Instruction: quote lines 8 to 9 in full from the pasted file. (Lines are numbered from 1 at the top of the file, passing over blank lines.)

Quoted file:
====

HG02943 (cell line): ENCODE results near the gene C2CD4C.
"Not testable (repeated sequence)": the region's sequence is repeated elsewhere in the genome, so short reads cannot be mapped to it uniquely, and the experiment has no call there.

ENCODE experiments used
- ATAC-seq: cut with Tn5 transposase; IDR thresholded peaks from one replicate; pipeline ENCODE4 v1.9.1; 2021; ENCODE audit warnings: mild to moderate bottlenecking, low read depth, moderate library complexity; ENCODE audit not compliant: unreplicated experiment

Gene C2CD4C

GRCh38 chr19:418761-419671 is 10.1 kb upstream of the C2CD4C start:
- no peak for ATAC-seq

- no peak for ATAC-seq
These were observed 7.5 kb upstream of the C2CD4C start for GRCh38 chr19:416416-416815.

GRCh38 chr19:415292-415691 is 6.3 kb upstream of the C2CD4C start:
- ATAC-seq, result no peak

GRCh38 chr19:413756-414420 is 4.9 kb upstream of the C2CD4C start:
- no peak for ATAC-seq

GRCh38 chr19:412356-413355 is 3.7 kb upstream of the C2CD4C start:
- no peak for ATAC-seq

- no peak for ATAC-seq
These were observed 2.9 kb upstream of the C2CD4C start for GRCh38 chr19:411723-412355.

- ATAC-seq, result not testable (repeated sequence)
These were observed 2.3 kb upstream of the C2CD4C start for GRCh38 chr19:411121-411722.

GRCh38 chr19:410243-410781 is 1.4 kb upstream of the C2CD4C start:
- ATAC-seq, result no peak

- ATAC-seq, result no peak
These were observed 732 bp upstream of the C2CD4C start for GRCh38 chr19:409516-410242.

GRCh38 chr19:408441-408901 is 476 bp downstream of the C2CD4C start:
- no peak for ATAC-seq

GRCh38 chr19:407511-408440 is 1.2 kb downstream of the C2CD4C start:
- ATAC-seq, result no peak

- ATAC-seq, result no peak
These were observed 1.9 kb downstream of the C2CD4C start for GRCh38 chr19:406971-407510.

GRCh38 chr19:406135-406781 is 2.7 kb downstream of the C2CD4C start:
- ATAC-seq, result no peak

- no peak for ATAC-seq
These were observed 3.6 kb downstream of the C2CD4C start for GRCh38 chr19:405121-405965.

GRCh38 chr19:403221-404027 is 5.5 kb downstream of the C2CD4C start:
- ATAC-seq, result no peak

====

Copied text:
- no peak for ATAC-seq
These were observed 7.5 kb upstream of the C2CD4C start for GRCh38 chr19:416416-416815.